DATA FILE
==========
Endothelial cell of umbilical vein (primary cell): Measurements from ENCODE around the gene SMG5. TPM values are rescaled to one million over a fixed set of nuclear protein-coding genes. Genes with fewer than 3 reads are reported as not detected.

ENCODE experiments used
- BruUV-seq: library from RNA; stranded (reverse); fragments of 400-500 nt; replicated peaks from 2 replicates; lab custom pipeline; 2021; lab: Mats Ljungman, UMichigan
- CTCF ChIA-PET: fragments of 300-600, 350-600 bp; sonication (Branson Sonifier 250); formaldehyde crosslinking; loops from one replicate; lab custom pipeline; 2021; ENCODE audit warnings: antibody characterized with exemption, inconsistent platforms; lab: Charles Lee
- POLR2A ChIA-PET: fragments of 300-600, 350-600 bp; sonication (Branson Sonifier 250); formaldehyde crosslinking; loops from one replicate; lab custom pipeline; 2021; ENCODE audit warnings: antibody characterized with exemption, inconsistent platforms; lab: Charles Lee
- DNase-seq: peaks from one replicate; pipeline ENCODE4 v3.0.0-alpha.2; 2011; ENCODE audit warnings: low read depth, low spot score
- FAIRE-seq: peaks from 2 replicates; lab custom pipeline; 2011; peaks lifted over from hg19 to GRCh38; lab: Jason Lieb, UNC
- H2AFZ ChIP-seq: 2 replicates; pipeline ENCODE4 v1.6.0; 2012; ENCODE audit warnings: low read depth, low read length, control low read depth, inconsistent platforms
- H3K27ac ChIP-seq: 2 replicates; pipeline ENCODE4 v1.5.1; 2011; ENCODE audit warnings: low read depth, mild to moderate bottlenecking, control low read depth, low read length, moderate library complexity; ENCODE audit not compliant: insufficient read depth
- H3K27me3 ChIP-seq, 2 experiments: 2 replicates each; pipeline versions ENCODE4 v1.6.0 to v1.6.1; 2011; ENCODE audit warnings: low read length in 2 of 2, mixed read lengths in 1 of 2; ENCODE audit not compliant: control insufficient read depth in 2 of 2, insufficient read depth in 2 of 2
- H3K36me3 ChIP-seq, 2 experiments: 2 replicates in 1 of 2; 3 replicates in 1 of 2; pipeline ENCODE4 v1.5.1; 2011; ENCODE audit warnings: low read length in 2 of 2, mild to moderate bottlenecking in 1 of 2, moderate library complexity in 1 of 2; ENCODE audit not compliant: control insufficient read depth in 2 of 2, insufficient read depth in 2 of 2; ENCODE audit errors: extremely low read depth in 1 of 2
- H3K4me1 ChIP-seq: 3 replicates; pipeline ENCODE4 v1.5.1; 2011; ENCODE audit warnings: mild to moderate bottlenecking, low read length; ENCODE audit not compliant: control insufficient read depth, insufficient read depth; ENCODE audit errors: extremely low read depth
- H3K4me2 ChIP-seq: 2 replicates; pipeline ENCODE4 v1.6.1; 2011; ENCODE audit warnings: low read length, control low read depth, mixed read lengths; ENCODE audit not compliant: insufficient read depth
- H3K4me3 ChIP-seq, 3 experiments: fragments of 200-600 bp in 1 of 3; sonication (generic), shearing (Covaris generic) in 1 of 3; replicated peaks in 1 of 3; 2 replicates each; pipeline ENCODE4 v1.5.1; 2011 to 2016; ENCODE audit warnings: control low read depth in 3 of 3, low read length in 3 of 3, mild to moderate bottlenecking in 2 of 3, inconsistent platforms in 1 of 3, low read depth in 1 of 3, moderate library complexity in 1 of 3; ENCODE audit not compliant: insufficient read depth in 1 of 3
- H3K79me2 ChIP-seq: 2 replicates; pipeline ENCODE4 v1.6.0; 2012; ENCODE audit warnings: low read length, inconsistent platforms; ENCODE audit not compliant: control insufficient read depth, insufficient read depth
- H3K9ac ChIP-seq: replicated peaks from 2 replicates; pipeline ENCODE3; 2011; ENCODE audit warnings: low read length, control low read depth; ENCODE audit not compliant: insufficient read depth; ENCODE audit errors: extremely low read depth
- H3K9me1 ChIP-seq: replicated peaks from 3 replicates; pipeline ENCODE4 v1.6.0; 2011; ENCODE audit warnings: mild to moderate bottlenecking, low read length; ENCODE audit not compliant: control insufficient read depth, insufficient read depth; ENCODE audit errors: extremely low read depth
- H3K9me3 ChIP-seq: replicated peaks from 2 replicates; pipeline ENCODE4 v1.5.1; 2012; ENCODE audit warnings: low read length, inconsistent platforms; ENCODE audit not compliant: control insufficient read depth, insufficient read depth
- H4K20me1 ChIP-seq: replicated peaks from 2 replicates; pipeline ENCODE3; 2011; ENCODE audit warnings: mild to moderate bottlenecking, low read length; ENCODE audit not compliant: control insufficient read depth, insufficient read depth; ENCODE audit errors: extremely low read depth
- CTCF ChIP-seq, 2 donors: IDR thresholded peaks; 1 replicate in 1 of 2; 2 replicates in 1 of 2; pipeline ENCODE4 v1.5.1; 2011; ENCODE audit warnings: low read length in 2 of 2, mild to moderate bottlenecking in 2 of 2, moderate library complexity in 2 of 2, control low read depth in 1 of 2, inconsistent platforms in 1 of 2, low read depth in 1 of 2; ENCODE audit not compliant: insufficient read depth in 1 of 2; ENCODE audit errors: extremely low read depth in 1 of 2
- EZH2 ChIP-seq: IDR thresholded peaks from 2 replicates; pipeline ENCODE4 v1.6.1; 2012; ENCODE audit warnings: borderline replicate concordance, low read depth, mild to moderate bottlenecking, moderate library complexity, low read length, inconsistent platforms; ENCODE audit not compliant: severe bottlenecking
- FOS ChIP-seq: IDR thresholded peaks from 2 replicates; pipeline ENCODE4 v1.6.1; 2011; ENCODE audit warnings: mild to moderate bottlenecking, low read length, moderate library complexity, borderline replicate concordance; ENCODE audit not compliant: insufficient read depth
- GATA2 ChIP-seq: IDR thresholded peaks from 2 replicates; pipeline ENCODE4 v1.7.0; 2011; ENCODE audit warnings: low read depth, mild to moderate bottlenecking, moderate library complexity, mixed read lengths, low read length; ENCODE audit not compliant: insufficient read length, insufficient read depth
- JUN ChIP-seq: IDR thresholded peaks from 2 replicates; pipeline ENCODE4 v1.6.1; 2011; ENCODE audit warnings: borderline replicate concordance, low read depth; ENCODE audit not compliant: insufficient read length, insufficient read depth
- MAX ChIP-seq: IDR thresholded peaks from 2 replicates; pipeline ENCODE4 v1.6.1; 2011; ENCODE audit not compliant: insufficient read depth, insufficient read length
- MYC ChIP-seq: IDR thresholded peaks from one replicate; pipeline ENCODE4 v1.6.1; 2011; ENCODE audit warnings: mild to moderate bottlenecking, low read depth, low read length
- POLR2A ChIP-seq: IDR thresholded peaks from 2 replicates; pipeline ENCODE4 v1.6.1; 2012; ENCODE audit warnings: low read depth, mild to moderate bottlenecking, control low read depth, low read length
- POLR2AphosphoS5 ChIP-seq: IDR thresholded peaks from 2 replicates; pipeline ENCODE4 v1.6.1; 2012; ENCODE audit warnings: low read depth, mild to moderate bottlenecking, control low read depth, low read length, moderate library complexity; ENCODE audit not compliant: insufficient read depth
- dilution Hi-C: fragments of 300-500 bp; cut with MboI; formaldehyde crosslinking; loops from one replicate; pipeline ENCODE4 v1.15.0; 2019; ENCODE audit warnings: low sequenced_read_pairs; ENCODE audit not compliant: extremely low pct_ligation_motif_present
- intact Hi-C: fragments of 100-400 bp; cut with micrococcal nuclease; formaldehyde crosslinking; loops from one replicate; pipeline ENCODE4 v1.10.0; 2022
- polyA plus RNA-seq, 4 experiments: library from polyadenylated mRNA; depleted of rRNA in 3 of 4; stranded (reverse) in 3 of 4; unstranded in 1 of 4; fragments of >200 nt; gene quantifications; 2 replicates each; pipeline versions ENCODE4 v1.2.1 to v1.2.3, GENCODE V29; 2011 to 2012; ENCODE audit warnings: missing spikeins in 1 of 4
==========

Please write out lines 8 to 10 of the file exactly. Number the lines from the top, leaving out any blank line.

- H2AFZ ChIP-seq: 2 replicates; pipeline ENCODE4 v1.6.0; 2012; ENCODE audit warnings: low read depth, low read length, control low read depth, inconsistent platforms
- H3K27ac ChIP-seq: 2 replicates; pipeline ENCODE4 v1.5.1; 2011; ENCODE audit warnings: low read depth, mild to moderate bottlenecking, control low read depth, low read length, moderate library complexity; ENCODE audit not compliant: insufficient read depth
- H3K27me3 ChIP-seq, 2 experiments: 2 replicates each; pipeline versions ENCODE4 v1.6.0 to v1.6.1; 2011; ENCODE audit warnings: low read length in 2 of 2, mixed read lengths in 1 of 2; ENCODE audit not compliant: control insufficient read depth in 2 of 2, insufficient read depth in 2 of 2